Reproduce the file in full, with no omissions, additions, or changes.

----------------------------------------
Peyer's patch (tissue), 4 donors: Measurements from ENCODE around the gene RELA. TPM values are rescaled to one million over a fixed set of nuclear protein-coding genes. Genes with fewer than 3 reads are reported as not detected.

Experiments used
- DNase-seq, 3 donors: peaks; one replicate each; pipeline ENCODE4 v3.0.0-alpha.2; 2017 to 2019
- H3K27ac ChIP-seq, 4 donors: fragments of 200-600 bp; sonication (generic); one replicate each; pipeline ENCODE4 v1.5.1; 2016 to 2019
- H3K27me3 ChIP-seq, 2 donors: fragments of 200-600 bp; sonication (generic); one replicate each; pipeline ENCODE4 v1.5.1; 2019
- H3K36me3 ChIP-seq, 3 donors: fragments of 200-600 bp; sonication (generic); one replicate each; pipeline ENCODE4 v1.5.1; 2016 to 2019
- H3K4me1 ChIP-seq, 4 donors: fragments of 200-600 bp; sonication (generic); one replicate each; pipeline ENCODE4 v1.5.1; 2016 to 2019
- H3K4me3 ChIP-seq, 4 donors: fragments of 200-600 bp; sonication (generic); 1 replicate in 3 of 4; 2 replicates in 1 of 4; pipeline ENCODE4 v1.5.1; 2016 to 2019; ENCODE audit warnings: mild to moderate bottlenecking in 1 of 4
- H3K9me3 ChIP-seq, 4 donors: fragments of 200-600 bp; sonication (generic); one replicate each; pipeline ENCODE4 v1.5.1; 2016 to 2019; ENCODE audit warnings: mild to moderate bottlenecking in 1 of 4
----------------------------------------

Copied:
Peyer's patch (tissue), 4 donors: Measurements from ENCODE around the gene RELA. TPM values are rescaled to one million over a fixed set of nuclear protein-coding genes. Genes with fewer than 3 reads are reported as not detected.

Experiments used
- DNase-seq, 3 donors: peaks; one replicate each; pipeline ENCODE4 v3.0.0-alpha.2; 2017 to 2019
- H3K27ac ChIP-seq, 4 donors: fragments of 200-600 bp; sonication (generic); one replicate each; pipeline ENCODE4 v1.5.1; 2016 to 2019
- H3K27me3 ChIP-seq, 2 donors: fragments of 200-600 bp; sonication (generic); one replicate each; pipeline ENCODE4 v1.5.1; 2019
- H3K36me3 ChIP-seq, 3 donors: fragments of 200-600 bp; sonication (generic); one replicate each; pipeline ENCODE4 v1.5.1; 2016 to 2019
- H3K4me1 ChIP-seq, 4 donors: fragments of 200-600 bp; sonication (generic); one replicate each; pipeline ENCODE4 v1.5.1; 2016 to 2019
- H3K4me3 ChIP-seq, 4 donors: fragments of 200-600 bp; sonication (generic); 1 replicate in 3 of 4; 2 replicates in 1 of 4; pipeline ENCODE4 v1.5.1; 2016 to 2019; ENCODE audit warnings: mild to moderate bottlenecking in 1 of 4
- H3K9me3 ChIP-seq, 4 donors: fragments of 200-600 bp; sonication (generic); one replicate each; pipeline ENCODE4 v1.5.1; 2016 to 2019; ENCODE audit warnings: mild to moderate bottlenecking in 1 of 4